• Region Coding: Averted by the 360 port of Futari. And yes, the Black Label expansion is also region-free.
  • Return to Shooter: Futari Arrange's bullet reflecting mechanic. Though unlike in Giga Wing, they don't damage enemies; instead, they shower lots of counter-raising gold.
  • Say My Name: On dying in Futari's later stages — "RECO-CHAAAAAAAAAAAAAAAAAAAAAAN!!" "PARUMUUUUUUUUUUUUUUUUUUUU!"
  • Sequel Hook: Bug Panic's ending implies that Sora and her pet Hakugin will be playable in a sequel.
  • Serial Escalation: The True Final Bosses. Each one is worse than the one before
  • Shotacon: In Futari 's stage complete images, Reco is heavily implied to be wanting... something... from Palm.
  • Slippy-Slidey Ice World: Shimotsuki Ice Shelf from Bug Panic, which is also implied to be stage 2 from Futari based on the enemies.
  • Sound-Coded for Your Convenience: In Original on Futari, the color of the counter—either green or blue—indicates what type of shot you should be using to get the larger gold gems. Futari Black Label Original triggers a sound every time you switch from one color to the other.
  • Soundtrack Dissonance: The True Final Bosses of both games have soothing, almost ending-like music — "Requiem of the Sky" in Mushihime-sama, and "Sky of Fragment Souls" in Futari Black Label.
  • Spiritual Successor: To the early Nausicaš of the Valley of the Wind videogame adaptations. The games, being generic shmups, offended Miyazaki, as they went against the story's pacifist message and he forbid any further videogame adaptations ever being of his work. Cave got around this by making Mushihime instead.
  • Stripperiffic: Reco, in both of her appearances. Mushihime-sama gives her a Magic Skirt, Zettai Ryouiki, and a form-fitting shirt (it doesn't help that she's well-endowed for a 15-year-old), and in Futari her shirt is a Sexy Backless Outfit with Sideboob.
  • Treasure Is Bigger in Fiction: Just look at all these gems you can collect!
  • True Final Boss: Both games, and how. Though at least unlike in the DonPachi series, you don't have to go through the whole game twice to see it.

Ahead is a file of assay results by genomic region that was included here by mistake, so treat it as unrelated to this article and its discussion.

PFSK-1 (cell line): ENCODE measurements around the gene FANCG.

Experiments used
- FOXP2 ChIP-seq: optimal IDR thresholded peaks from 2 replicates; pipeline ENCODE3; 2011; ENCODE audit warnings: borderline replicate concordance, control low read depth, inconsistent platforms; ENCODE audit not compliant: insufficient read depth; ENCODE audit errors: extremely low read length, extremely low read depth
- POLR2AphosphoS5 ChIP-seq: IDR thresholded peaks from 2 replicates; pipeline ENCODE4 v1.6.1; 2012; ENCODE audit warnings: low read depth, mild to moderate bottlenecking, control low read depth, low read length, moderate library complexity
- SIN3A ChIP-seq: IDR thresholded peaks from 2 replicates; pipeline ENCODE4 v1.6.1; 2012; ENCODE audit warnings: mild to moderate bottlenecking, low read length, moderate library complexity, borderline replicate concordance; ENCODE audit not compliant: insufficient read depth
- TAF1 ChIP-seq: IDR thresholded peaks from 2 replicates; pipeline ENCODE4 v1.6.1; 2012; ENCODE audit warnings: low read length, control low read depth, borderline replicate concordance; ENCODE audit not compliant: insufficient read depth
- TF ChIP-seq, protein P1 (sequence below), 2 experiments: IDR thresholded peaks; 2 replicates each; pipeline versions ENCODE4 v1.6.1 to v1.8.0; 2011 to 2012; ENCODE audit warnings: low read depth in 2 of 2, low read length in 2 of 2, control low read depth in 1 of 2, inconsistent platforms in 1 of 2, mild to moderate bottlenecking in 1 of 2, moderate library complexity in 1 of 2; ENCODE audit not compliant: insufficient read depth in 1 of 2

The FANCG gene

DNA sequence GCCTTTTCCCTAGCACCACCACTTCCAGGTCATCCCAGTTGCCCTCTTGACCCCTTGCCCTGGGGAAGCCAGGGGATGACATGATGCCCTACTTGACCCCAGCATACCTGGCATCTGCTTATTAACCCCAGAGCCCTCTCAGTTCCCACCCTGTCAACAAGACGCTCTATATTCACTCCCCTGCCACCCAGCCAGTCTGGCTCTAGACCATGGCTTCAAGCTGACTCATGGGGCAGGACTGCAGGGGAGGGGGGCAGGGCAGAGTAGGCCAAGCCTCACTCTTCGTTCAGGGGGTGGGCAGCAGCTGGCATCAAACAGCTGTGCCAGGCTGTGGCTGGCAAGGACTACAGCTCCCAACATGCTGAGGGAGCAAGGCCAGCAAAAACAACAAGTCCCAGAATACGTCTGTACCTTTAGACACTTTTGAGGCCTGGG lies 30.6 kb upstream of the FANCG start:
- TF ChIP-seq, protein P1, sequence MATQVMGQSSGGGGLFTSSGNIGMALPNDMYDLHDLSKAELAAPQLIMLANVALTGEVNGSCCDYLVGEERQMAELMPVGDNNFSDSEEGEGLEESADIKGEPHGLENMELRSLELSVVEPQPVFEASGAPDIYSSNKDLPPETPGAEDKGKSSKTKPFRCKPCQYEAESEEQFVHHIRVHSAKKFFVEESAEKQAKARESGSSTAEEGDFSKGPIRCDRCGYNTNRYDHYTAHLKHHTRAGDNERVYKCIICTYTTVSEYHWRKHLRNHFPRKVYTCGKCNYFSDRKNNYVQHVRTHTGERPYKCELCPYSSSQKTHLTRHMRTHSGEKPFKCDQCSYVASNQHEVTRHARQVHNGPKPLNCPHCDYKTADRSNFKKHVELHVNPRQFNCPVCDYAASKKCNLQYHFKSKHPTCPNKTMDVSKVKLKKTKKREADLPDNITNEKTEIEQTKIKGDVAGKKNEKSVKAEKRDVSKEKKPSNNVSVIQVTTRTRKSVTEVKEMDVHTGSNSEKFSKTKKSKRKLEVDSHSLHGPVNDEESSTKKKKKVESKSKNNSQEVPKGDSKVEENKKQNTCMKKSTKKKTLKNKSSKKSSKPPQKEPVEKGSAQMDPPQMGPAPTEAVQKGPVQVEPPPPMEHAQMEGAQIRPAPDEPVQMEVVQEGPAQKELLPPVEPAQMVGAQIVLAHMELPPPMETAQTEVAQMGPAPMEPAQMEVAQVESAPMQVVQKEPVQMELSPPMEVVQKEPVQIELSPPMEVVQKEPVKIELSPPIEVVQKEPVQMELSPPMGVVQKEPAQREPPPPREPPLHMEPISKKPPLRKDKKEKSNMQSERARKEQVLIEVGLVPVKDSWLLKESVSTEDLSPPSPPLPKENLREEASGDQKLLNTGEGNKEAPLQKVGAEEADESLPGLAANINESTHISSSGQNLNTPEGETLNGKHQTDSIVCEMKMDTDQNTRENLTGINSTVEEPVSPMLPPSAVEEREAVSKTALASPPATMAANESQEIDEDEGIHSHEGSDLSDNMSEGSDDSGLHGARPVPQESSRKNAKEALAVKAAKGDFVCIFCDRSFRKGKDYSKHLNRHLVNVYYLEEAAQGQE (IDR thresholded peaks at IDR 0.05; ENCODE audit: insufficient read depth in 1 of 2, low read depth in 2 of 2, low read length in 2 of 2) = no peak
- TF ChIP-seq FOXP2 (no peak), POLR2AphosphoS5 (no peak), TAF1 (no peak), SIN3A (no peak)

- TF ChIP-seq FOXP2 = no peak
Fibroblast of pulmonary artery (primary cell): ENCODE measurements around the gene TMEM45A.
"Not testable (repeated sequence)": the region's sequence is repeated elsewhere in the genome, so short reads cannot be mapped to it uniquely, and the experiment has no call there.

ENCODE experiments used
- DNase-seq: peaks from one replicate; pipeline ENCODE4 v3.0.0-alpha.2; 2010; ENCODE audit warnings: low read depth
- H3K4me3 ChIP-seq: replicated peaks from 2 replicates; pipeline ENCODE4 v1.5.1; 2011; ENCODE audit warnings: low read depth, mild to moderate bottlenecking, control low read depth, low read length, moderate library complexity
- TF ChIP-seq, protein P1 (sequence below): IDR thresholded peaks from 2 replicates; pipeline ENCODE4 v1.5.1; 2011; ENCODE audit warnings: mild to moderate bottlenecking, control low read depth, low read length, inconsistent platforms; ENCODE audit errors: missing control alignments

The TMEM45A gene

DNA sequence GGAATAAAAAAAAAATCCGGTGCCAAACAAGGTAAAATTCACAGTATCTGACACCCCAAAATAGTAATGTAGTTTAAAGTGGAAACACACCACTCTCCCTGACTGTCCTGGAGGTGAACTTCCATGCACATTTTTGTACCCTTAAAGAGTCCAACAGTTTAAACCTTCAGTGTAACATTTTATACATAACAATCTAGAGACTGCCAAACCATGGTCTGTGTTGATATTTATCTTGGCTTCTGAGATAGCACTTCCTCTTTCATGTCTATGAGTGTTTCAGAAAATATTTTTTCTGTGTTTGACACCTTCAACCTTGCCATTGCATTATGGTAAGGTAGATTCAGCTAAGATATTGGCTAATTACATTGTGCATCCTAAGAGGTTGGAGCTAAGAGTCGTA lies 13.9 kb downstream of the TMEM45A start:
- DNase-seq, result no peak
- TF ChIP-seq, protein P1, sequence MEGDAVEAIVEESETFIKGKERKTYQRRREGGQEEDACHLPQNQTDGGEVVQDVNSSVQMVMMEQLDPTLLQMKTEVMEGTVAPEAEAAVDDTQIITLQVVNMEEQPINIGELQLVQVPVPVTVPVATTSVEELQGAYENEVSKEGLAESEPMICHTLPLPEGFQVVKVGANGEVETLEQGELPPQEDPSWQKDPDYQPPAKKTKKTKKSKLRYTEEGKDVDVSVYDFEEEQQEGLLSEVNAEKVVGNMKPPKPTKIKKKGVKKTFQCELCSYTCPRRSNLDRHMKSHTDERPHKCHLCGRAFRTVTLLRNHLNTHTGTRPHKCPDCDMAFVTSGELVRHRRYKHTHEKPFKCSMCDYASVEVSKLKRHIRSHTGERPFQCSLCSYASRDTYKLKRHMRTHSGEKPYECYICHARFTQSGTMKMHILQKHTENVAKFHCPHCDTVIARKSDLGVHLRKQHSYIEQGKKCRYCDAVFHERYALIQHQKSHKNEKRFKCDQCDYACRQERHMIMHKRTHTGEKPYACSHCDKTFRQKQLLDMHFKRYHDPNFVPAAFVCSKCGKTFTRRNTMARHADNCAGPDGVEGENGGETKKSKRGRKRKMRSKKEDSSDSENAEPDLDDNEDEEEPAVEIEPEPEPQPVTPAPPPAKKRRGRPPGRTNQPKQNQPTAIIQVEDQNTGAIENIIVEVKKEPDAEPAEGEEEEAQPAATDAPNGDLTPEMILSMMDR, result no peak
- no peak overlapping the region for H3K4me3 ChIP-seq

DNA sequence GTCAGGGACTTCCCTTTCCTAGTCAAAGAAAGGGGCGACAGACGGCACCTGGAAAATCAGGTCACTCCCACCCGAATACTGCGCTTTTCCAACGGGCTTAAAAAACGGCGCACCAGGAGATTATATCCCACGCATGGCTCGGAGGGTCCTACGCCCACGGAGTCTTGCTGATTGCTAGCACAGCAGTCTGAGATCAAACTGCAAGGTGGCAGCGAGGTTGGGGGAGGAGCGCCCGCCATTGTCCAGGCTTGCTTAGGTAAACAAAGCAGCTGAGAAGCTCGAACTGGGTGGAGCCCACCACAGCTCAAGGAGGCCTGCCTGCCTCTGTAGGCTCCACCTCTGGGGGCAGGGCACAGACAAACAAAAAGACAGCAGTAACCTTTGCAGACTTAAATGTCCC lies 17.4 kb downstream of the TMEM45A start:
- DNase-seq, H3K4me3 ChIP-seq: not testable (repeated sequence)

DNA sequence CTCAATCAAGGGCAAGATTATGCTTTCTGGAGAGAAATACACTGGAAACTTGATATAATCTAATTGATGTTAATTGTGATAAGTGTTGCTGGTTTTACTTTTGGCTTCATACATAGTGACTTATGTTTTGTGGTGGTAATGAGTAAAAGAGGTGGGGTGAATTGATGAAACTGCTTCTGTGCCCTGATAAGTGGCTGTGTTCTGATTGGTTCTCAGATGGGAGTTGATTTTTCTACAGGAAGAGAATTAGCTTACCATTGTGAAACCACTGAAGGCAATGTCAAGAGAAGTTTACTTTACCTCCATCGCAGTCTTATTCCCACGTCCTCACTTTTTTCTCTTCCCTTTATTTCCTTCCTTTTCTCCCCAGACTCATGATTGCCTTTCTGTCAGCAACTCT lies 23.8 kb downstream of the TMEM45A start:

• The Unfavorite: Larsa has no qualms about killing Palm, because she apparently only cared about Aki.
  • The Uriah Gambit: Larsa intended this for Palm, not expecting that Palm would be able to become friends with Reco.
  • Would Hurt a Child: Larsa, and the child is her only remaining son no less. Reco is also legally a child in some countries, and Larsa is just as willing to hurt her too.
  • Wutai: Futari Stage 5, Utakata Village.
  • You Gotta Have Blue Hair: Starting with Futari, Reco's hair becomes fiery-orange at the tips.
  • You Kill It, You Bought It: The bracelet Aki gave to Reco is actually the mark of the one appointed to be the next "sacrifice". In reality, the sacrifice is not killed, but instead becomes the leader and guide of the Koujuu, keeping them from overrunning the human settlements before they finally achieve attunement to Levi-Sense. In a sense, when Aki doomed himself to die by giving Reco the bracelet, he was also "selling" her her new bug princess status, to be finalized when she goes through with the ritual battle. It can be inferred, given how the bracelet protects the leader from Levi-Sense poisoning, that passing the bracelet on always results in the previous leader's death.


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alternative title(s): Mushihimesama; Mushihime-sama